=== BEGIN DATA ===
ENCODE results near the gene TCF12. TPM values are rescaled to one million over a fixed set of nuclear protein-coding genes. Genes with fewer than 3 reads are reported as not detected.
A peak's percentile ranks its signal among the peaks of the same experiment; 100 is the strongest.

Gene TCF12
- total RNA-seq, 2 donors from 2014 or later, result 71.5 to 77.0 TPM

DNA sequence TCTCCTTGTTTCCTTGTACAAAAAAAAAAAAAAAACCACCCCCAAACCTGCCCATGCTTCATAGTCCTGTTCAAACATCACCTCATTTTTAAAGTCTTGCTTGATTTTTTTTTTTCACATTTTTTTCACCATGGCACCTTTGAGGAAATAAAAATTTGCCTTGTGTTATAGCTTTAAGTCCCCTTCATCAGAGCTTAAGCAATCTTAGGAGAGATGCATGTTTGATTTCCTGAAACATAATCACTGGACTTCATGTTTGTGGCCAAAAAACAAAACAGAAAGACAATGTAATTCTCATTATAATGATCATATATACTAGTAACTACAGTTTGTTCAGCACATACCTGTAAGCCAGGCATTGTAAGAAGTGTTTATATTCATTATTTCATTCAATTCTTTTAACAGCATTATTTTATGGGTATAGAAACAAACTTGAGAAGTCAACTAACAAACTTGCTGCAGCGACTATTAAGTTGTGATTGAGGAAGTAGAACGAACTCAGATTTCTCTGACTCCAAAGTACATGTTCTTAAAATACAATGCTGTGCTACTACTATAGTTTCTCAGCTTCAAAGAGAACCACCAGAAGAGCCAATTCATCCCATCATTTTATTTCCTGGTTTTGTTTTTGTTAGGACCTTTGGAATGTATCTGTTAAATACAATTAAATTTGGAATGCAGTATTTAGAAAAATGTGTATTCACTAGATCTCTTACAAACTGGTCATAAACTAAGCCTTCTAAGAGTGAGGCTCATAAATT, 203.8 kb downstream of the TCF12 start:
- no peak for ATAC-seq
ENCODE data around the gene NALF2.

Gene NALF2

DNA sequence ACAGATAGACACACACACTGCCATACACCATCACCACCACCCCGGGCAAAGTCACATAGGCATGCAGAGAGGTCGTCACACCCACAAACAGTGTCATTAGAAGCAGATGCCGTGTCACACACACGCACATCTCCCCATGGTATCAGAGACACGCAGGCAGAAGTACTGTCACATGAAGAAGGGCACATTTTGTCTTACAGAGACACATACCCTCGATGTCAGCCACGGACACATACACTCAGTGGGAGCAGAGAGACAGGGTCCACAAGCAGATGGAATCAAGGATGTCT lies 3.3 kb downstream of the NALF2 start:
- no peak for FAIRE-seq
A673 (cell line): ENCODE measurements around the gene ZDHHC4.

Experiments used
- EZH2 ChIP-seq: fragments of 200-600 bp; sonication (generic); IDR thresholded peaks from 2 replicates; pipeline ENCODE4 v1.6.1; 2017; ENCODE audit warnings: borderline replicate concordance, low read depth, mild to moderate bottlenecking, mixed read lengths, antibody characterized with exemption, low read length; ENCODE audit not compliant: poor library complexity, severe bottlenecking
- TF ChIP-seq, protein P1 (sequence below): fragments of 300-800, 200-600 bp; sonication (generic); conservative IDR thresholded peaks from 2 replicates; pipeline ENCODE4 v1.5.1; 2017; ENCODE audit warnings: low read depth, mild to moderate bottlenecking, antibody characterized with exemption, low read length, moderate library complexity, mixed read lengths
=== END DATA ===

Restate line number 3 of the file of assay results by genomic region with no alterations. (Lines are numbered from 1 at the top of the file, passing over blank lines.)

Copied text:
Gene TCF12